Arima businesses forced to pay $300 coward tax

The Police Service is now investigating a claim that some 27 Arima business owners and some residents were threatened by a Muslim organisation, forced to sign a document and extorted for protection or security money.

The complaints were made to officers during a police walkabout in the communities last Thursday. A senior officer close to the case said it was under investigation by several branches of the service. However, he said many of the business owners and residents feared for their lives and did not want to give “evidence” against those committing the crime, which was a problem.

One of the victims yesterday claimed he was approached by the men and asked to pay a zakat although he was a Christian.

“Several men came about paying zakat. They came with a paper with a letter head asking for an agreement to pay the money. It did not have any money on it and I told them I not paying it,” he said.

However, the man, who did not want to be named, confessed he was afraid because he was robbed before and recently a man’s house in the area was burnt down because he did not pay the money.

“They burnt down his house because he did not want to pay it. If they could do that to him they could do that to anybody,” he said, adding he applied for a firearm license to protect his property after he was robbed years ago but did not even receive a reply. The police reportedly held the men recently for questioning in the matter but eventually released them.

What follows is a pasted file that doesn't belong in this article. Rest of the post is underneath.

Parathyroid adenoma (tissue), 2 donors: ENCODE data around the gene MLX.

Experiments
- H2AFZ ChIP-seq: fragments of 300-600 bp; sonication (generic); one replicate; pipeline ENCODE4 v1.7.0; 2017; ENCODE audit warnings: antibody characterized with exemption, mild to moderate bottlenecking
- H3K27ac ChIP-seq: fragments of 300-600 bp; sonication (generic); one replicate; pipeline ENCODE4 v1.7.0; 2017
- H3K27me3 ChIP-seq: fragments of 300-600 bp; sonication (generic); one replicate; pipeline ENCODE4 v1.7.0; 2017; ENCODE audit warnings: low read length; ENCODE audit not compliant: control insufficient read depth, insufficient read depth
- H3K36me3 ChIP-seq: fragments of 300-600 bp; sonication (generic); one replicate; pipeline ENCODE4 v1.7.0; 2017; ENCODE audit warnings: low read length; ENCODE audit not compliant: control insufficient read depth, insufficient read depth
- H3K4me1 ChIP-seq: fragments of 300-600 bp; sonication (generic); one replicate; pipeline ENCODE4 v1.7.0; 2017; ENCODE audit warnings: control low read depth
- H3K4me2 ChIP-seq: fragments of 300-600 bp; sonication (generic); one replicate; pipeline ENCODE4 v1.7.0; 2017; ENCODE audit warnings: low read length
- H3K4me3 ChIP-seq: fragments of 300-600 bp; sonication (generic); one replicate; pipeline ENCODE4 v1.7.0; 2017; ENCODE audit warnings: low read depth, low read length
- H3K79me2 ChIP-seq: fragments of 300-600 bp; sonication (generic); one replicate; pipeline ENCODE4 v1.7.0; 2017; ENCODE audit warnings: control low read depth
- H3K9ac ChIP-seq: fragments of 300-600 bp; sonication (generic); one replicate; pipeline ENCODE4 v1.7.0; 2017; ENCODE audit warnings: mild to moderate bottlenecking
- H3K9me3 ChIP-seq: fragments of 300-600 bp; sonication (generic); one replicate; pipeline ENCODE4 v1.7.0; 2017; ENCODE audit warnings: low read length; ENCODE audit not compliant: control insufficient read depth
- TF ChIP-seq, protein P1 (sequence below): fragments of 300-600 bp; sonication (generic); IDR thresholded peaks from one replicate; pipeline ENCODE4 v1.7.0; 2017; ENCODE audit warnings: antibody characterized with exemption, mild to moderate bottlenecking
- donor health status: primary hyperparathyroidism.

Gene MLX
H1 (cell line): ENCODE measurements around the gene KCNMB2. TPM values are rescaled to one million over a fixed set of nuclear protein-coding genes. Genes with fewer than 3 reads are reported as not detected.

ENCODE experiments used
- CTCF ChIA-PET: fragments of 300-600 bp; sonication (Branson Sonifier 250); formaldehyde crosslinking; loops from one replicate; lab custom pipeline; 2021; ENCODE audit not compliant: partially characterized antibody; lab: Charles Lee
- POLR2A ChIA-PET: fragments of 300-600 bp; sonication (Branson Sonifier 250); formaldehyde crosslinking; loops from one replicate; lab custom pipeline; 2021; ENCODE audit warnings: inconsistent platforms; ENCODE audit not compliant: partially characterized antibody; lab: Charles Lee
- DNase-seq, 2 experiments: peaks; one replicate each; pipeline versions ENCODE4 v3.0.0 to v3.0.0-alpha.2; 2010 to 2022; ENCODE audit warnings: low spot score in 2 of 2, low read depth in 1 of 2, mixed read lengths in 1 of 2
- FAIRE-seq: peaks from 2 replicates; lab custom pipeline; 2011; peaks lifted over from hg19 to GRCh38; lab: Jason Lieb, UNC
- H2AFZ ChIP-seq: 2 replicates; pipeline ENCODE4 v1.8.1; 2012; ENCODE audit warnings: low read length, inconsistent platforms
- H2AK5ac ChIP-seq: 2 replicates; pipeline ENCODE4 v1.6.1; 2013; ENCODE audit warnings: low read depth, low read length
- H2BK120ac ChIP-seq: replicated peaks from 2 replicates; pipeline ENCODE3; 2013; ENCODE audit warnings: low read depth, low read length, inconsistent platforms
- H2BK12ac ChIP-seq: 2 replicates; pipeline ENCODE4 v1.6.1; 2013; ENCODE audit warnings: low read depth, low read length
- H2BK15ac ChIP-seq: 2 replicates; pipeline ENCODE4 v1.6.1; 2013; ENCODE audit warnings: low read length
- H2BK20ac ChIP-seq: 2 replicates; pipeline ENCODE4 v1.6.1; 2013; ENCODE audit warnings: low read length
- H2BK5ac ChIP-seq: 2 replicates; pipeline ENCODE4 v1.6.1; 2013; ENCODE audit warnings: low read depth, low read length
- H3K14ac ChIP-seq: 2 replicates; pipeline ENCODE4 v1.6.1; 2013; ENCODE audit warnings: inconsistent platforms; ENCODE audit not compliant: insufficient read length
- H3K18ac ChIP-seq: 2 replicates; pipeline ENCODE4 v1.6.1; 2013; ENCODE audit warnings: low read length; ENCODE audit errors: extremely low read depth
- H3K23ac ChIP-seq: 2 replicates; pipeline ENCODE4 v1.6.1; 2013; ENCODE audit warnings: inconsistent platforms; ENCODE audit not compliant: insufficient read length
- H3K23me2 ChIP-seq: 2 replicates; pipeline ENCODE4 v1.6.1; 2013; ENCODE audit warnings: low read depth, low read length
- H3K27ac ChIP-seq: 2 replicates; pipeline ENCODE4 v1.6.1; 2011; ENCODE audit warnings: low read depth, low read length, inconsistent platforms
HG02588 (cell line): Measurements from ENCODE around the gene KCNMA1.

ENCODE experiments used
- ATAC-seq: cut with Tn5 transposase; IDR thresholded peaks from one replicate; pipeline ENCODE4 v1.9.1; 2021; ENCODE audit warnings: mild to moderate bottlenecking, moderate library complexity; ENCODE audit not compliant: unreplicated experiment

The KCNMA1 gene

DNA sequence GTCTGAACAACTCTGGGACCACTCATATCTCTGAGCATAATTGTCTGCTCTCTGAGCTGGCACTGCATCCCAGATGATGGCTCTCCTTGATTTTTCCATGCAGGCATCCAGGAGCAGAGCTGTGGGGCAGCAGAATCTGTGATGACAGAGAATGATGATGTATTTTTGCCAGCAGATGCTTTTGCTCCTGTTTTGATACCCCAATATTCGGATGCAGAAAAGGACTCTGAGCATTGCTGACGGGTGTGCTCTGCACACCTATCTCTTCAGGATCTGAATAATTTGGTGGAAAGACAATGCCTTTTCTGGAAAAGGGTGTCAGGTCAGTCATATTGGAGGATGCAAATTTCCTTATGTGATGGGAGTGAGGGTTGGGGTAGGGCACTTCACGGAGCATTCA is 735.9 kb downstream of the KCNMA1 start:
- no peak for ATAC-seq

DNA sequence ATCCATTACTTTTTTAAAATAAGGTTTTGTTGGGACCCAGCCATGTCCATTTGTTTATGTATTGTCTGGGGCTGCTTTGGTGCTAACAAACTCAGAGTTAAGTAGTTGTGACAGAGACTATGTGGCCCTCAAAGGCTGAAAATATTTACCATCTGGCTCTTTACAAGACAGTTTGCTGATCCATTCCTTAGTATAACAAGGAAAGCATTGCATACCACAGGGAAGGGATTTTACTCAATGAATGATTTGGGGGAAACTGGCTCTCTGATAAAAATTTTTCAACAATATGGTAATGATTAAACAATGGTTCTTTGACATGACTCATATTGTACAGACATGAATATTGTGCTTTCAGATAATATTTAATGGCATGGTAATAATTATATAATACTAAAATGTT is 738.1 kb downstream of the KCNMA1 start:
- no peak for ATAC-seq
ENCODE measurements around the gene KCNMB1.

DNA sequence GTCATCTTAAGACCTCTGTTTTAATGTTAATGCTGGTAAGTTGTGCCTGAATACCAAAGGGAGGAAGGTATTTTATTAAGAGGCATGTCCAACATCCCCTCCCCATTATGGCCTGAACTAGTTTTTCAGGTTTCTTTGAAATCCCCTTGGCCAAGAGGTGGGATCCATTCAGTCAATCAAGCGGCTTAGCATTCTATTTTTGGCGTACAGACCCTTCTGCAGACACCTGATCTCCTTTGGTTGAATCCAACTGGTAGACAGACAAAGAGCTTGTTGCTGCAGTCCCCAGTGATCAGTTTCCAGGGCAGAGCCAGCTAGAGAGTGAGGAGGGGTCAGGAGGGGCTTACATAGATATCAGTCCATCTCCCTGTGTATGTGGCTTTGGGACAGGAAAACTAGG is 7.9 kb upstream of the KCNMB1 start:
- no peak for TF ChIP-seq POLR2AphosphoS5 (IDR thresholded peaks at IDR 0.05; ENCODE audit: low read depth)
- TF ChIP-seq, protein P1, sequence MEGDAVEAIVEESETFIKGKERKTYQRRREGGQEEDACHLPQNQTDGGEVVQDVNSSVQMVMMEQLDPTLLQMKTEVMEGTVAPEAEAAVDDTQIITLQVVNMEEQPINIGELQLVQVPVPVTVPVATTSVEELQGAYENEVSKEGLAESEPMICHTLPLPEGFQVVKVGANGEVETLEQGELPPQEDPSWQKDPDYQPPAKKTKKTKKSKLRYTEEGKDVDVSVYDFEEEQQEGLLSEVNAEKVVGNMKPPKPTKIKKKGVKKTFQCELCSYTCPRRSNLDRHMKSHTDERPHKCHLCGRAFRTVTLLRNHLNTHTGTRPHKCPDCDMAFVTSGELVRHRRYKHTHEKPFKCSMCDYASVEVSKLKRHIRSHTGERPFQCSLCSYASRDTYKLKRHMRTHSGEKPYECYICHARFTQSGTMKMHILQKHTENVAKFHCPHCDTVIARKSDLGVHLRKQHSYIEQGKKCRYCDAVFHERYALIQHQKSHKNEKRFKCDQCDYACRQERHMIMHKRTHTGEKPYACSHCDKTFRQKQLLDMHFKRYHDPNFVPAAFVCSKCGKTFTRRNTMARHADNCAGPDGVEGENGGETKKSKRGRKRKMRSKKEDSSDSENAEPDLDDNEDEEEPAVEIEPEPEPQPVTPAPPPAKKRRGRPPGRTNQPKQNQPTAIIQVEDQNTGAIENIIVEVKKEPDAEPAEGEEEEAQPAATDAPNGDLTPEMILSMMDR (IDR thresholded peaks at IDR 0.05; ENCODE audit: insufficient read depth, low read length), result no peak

A woman in the area hid while giving information to the T&T Guardian on her own case. She said the men approached every business in several communities and also claimed they burned down a man’s house because of non-payment.

ACP Northern Division McDonald Jacob yesterday confirmed the issue was raised with him during a walkabout in Carapo last week. He said four men were held in connection with the crime but they had to release two due to insufficient evidence.

“They were acting as a watch group and asked people to pay protection money. They asked 27 businessmen to pay them money, $300 per week and from $300 a week for the month and multiply that by 27....That’s a lot of money,” Jacob said.

Jacob said two of the suspects held were also later charged for a double murder in the area. Asked if the homicides had something to do with the extortion racket, Jacob said no. He said the officers are looking for eight more men wanted in connection with the incident.

Commenting on the issue, Arima Business Association chairman Reval Chattergoon said this was unacceptable to the people of Arima.

“This is the first time I heard of it and if they are extorting money from businessmen this is wrong and they (business owners) have to look at what they (businessmen) can do and the law-abiding people cannot be held at ransom by a number of people. This has to stop,” he said.

Chattergoon said it was only a matter of time before they spread their wings and multiplied to other communities.

“These people have power and expand and grow if they do not nip it in the bud,” he said.

He called for more police patrols and for business owners to get firearm licenses so they could protect themselves.

“We need more police and firearms. We have to be our neighbours keeper and know how to deal with it,” he said, adding some business owners wait between six and eight years for firearm licenses, which was unacceptable. 

Source: www.guardian.co.tt (Camille Clarke)

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